768. Institutional requirements for pertussis vaccination of healthcare personnel: results from a nationally representative survey of acute care hospitals—United States, 2011
Session: Oral Abstract Session: Pertussis Vaccines and Challenges
Friday, October 21, 2011: 4:00 PM
Room: 156ABC
Background:

In 2005, tetanus, diphtheria, and acellular pertussis vaccine (Tdap) was recommended for adults, including healthcare personnel (HCP).  Tdap vaccination coverage among US HCP was 17.0% in 2009.  Institutional Tdap requirements may improve vaccine uptake.  Our objective was to describe institutional requirements for Tdap vaccination of HCP, among US hospitals.          

Methods: 

Survey mailed in 2011 to a nationally representative sample of 998 acute care hospitals.  An institutional requirement was defined as “a policy that requires receipt or declination of Tdap vaccination, with or without consequences for vaccine refusal.” Weighted univariate analyses and logistic regression accounted for sample design and non-response. 

Results: 

Of 808 responding hospitals (81.0%), 239 (30.9%) had institutional requirements for Tdap vaccination. Requirements often applied only to HCP with direct patient contact (43.2%); few applied to all HCP at an institution (10.8%).  Institutional Tdap requirements at hospitals providing infant care almost always included HCP working in neonatal intensive care units (NICU) (64/70, 91.7%), as well as labor/delivery (167/180, 93.1%) and postpartum (166/180, 92.6%) units.  Most requirements did not impose consequences for vaccine refusal (178/239, 74.4%).  After adjusting for demographic factors, the following hospital characteristics remained associated with having Tdap requirements: location in states with a legislative requirement for HCP to receive or decline Tdap (CA, RI; n=52) (OR=14.1, P<0.001), having an institutional requirement for influenza vaccination (OR=3.5, P<0.001) and having NICUs or obstetrical units (OR=1.7, P=0.02).  Accounting for location in states with comparatively high pertussis activity (e.g., reported cases, incidence) during 2006-2010 had no effect on parameter estimates.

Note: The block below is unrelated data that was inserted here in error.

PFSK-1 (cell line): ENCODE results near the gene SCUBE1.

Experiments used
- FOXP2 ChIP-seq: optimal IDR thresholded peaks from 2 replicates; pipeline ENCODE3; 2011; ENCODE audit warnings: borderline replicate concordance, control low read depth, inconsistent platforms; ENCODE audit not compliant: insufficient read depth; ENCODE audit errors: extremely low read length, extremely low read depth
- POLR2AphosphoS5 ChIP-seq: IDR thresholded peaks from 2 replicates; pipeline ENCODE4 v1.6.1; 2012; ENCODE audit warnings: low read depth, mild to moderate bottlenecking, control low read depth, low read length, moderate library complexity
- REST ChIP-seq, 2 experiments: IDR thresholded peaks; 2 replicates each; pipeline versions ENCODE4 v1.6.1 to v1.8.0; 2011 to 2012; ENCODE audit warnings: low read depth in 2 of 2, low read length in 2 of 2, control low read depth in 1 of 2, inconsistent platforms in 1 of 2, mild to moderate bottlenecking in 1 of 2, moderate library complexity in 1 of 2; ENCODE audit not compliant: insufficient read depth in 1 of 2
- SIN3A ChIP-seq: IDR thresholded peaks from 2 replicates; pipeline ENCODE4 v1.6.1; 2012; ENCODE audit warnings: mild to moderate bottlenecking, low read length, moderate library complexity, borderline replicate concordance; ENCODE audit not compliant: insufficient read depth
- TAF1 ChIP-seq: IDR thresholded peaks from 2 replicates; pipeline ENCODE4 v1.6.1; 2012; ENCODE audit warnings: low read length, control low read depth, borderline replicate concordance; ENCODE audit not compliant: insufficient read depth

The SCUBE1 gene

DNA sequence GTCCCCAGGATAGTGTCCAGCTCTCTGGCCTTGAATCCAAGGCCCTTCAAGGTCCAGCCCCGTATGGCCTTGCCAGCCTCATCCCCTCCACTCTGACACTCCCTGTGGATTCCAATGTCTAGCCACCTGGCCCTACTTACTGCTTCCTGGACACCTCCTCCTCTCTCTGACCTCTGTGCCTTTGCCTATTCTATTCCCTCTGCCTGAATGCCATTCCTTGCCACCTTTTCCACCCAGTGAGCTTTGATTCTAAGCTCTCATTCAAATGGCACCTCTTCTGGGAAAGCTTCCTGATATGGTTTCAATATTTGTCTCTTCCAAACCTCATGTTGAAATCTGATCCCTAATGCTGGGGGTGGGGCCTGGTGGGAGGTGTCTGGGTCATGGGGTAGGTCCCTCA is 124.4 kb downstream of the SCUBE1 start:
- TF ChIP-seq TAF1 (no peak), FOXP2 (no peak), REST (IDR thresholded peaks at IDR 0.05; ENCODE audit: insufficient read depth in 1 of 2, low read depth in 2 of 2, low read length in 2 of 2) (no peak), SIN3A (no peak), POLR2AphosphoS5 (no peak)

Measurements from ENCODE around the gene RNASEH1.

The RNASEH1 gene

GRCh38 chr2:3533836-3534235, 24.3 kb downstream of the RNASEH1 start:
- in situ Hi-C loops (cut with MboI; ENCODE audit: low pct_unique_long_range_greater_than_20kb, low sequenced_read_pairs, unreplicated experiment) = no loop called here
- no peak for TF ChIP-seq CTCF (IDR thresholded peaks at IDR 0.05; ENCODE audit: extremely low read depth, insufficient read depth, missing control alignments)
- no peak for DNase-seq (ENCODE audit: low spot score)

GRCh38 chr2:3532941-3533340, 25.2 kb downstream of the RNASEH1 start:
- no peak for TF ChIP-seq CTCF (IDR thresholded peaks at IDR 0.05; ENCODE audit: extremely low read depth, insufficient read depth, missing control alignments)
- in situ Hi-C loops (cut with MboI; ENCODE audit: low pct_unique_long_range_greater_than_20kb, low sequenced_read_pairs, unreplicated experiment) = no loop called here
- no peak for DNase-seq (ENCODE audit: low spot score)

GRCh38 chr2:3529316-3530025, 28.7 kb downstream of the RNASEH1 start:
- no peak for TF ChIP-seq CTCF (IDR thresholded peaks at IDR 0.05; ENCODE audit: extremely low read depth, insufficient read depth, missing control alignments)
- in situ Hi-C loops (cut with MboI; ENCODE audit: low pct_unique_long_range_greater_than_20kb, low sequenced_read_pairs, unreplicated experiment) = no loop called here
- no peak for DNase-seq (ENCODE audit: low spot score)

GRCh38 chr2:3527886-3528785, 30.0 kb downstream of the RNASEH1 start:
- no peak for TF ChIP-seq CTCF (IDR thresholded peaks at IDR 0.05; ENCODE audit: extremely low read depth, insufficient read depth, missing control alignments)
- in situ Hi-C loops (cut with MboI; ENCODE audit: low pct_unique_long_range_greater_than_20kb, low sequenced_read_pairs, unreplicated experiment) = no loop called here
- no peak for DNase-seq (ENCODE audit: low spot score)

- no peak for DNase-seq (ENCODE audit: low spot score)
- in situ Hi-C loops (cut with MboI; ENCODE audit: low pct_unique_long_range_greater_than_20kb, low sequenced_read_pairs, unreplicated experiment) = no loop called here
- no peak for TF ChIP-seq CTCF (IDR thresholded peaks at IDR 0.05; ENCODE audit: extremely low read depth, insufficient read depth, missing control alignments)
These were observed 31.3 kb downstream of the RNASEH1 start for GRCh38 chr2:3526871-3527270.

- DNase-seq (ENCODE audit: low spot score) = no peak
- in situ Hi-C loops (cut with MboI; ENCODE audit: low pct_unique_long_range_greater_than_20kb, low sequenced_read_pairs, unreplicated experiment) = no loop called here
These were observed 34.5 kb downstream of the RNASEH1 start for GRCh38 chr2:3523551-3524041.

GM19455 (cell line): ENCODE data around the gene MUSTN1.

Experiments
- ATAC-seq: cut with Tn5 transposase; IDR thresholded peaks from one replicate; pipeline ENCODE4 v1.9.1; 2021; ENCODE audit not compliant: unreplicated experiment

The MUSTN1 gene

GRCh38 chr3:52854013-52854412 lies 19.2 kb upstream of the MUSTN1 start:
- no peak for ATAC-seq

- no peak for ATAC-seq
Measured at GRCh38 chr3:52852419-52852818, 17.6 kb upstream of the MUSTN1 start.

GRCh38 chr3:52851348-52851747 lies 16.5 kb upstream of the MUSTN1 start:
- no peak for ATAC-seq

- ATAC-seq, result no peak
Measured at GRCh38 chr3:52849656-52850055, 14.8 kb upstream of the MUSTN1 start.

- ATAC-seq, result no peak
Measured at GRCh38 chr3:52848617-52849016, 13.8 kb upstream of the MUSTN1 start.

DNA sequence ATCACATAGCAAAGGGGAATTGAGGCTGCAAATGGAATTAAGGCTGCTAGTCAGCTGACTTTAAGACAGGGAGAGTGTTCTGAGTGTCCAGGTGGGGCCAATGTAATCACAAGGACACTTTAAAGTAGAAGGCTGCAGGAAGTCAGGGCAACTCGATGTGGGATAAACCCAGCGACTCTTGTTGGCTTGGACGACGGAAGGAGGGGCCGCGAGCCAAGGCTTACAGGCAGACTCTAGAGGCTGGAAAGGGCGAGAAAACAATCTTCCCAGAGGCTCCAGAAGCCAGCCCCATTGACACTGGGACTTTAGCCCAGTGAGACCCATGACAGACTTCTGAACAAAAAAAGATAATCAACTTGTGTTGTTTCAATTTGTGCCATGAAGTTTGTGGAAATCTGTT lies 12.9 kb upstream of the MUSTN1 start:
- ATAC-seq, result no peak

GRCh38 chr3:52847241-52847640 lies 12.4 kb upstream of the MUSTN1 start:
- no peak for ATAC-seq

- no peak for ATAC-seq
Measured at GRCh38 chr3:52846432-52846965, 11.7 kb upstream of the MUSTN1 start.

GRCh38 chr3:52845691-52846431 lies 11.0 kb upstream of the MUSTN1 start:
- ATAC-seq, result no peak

Conclusion: 

Despite the absence of any known reports of such policies in the peer-reviewed literature, nearly one-third of sampled US hospitals have institutional Tdap requirements.  The higher-than-expected prevalence of Tdap requirements may be explained by increasing experience with influenza vaccination requirements and a desire to protect patients vulnerable to pertussis, such as infants.


Subject Category: N. Hospital-acquired and surgical infections, infection control, and health outcomes including general public health and health services research

Brady L. Miller, MPH, Faruque Ahmed, PhD, Megan C. Lindley, MPH and Pascale M. Wortley, MD, MPH, Centers for Disease Control and Prevention, Atlanta, GA

Disclosures:

B. L. Miller, None

F. Ahmed, None

M. C. Lindley, None

P. M. Wortley, None

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